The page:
A biodegradable nanoparticle used in medical sutures has been identified to tackle a rare, often deadly inflammatory disease, according to researchers.

Researchers discovered that a certain macrophage, an immune cell that eliminates bacteria or dead cells, plays a critical role in scleroderma or systemic sclerosis, patients’ persistent inflammation, and scarring in the lungs and skin. This macrophage, known as MARCO+, was shown to be higher in persons with the orphan disease, which affects roughly 70,000 Americans and has no effective therapy at the moment.

The researchers injected biodegradable PLG nanoparticles (poly (lactic-co-glycolic) acid) into mice. PLG selectively targeted MARCO+ inflammatory cells and prevented skin and lung fibrosis, according to the findings, which were published in JCI Insight. According to John Varga, M.D., senior author of the paper and chief of the Michigan Medicine Division of Rheumatology, nanoparticle therapy might even repair fibrosis in these mice.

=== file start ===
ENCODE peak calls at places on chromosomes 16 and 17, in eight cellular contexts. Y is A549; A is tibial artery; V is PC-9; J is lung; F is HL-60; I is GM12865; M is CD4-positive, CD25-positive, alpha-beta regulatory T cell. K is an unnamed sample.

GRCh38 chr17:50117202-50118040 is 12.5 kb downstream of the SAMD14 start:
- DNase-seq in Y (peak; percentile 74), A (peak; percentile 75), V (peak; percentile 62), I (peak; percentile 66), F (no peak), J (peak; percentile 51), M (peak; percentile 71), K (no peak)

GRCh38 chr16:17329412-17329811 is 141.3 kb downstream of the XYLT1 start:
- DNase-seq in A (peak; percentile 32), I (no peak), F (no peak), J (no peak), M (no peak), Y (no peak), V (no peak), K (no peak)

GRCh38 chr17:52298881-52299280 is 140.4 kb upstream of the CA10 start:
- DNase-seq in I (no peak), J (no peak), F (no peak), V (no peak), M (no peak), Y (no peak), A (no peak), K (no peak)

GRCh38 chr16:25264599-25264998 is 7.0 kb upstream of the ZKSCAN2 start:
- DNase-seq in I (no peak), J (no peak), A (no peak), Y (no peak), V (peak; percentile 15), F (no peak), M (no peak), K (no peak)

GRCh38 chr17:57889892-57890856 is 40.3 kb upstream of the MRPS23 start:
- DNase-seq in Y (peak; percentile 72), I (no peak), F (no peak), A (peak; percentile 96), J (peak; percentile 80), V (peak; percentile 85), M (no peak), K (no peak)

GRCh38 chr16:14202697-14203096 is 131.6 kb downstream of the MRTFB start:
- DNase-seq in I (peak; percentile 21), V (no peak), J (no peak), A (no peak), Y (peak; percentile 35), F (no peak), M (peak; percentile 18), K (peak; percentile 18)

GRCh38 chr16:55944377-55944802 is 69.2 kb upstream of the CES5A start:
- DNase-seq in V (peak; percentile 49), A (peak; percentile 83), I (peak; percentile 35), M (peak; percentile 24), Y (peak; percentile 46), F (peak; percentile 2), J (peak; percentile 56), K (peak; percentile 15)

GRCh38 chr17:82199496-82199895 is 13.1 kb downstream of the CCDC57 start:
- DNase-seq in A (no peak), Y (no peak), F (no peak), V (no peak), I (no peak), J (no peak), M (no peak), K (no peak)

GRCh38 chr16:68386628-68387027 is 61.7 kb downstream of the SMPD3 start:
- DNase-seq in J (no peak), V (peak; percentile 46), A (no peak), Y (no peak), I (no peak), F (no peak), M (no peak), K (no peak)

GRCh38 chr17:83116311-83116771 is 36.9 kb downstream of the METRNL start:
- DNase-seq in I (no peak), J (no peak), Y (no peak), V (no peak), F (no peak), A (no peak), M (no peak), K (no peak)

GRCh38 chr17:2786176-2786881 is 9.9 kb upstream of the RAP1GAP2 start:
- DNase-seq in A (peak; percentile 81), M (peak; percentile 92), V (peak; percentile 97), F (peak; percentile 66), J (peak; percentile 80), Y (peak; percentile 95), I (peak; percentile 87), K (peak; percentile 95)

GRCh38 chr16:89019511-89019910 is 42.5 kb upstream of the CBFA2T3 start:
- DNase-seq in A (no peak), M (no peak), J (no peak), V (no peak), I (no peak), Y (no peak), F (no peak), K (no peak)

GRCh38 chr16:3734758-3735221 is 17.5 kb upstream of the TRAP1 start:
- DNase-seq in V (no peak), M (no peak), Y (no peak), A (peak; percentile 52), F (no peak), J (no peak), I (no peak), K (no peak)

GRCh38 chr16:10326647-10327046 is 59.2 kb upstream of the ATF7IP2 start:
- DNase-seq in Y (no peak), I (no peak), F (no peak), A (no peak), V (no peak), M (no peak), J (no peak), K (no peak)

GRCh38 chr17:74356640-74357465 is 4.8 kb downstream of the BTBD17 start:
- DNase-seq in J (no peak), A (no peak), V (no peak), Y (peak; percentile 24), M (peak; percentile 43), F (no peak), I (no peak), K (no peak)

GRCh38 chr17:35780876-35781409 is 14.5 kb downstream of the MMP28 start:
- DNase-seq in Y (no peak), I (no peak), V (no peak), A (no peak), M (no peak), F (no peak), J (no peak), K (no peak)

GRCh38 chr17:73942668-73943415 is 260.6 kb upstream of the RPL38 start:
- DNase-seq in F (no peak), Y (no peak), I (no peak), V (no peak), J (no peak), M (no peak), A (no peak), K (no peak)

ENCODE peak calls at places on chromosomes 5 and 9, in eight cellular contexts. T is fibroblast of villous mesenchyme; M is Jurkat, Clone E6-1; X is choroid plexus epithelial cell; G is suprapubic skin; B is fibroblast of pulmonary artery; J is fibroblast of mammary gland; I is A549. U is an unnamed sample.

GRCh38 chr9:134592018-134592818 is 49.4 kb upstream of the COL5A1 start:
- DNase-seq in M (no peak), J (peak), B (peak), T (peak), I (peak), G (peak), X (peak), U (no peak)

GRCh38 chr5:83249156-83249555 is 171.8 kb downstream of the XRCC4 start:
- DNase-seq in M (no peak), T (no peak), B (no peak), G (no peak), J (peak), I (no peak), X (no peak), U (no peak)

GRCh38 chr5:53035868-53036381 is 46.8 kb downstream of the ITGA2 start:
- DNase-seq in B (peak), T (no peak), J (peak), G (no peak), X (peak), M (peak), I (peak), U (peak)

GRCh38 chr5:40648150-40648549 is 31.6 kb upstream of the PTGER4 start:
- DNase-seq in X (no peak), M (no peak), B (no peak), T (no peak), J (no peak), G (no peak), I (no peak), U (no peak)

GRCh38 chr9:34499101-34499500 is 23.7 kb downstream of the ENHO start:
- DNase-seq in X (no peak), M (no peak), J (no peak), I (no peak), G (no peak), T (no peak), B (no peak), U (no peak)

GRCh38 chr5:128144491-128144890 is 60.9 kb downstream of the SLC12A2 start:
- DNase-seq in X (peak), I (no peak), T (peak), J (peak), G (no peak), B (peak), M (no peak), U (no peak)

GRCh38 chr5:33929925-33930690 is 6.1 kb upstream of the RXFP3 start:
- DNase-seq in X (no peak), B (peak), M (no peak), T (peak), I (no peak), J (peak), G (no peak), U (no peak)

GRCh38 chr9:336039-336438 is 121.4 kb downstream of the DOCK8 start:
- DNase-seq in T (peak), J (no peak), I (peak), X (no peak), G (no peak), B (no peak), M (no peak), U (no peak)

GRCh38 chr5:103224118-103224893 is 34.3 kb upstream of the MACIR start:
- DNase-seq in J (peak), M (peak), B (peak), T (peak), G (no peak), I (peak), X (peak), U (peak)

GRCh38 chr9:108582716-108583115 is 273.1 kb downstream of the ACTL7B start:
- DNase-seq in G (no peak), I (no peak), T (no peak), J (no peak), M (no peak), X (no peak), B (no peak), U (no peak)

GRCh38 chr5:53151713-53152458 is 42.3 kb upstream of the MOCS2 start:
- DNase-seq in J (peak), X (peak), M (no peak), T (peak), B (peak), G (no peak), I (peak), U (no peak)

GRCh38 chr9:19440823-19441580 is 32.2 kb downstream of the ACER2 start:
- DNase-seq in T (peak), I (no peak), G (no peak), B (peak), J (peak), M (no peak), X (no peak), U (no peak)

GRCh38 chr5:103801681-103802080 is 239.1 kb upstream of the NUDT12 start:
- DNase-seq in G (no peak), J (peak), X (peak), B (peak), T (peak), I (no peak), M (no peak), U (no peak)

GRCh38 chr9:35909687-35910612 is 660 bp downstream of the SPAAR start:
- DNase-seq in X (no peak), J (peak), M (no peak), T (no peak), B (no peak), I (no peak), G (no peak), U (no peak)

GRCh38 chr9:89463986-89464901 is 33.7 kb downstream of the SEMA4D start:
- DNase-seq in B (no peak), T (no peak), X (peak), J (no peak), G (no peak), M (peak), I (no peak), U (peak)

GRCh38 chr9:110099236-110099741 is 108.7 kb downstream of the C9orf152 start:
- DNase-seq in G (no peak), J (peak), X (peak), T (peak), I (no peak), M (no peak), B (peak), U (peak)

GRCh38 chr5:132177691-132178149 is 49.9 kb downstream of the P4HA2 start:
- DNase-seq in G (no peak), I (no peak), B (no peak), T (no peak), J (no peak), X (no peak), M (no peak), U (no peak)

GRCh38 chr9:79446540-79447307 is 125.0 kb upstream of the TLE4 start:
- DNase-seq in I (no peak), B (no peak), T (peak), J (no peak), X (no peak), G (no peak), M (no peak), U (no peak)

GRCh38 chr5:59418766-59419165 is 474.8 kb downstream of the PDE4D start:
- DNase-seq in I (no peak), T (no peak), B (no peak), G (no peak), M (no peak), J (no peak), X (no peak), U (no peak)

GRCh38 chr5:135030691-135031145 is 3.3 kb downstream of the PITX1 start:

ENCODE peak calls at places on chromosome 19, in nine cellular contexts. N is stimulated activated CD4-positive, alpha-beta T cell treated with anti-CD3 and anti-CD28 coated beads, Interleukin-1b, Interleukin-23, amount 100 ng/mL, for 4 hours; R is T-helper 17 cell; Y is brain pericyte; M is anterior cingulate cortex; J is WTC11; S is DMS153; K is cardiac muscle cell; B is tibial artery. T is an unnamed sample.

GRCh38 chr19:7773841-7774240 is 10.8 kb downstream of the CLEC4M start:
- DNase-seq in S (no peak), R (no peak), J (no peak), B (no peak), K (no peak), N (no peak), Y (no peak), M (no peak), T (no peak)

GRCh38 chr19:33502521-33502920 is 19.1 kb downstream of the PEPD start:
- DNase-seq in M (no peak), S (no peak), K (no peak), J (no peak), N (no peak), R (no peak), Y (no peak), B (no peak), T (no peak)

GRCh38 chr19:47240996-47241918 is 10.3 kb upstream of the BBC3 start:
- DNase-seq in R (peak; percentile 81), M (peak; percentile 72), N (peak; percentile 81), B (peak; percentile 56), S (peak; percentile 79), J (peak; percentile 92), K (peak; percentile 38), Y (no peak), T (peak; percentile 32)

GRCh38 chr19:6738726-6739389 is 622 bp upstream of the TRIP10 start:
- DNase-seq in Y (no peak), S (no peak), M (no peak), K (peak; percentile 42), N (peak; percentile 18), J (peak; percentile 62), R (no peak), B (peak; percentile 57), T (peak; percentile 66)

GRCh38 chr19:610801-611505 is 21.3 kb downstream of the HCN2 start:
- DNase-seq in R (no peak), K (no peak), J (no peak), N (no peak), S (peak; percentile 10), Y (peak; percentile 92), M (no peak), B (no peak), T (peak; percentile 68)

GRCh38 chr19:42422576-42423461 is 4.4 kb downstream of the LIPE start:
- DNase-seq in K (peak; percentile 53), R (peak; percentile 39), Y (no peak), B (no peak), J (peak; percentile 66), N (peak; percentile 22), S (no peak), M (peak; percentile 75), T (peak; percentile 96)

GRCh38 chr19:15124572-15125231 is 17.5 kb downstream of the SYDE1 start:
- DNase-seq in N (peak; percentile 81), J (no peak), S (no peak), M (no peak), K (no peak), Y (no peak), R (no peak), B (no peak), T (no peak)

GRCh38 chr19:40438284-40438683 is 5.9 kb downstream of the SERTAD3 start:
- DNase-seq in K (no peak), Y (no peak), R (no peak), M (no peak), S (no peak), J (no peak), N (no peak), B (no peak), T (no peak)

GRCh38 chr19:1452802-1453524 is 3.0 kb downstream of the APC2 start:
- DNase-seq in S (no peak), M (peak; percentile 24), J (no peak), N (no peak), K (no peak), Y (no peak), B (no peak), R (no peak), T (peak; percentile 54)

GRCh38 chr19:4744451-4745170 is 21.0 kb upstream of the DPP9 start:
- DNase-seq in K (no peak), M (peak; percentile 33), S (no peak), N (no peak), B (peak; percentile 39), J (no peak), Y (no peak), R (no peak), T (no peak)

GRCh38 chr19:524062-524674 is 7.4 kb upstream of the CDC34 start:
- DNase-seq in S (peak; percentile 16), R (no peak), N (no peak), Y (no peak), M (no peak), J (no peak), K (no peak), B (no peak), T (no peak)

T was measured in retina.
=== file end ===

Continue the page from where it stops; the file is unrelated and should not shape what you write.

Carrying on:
The findings reveal a stark difference: untreated mice had terrible scarring in the lungs, and those treated with this nanoparticle saw the disease decease in severity or completely disappear. This is a promising step towards targeted treatment for patients with early scleroderma that could potentially mitigate the worst effects of the disease.

John Varga, Study Senior Author and Chief, Division of Rheumatology, Michigan Medicine

The researchers believe that in people with scleroderma, MARCO+ cells get activated and circulate in the bloodstream, where they go to the tissues and cause scar formation. Varga notes that while the PLG nanoparticle decreased fibrosis in mice models, further research is needed to figure out how it suppresses MARCO+ activation.

The US Food and Drug Administration has approved PLG to make biodegradable sutures. Varga’s co-authors previously discovered that PLG reduced inflammation in mice models of myocardial infarction. However, the treatment is not currently available for patients.

We hope that this type of therapy will one day be evaluated in clinical trials for scleroderma. People with scleroderma are at great risk for skin and lung thickening that impacts function, and we look for any way to stop that from happening.

John Varga, Study Senior Author and Chief, Division of Rheumatology, Michigan Medicine

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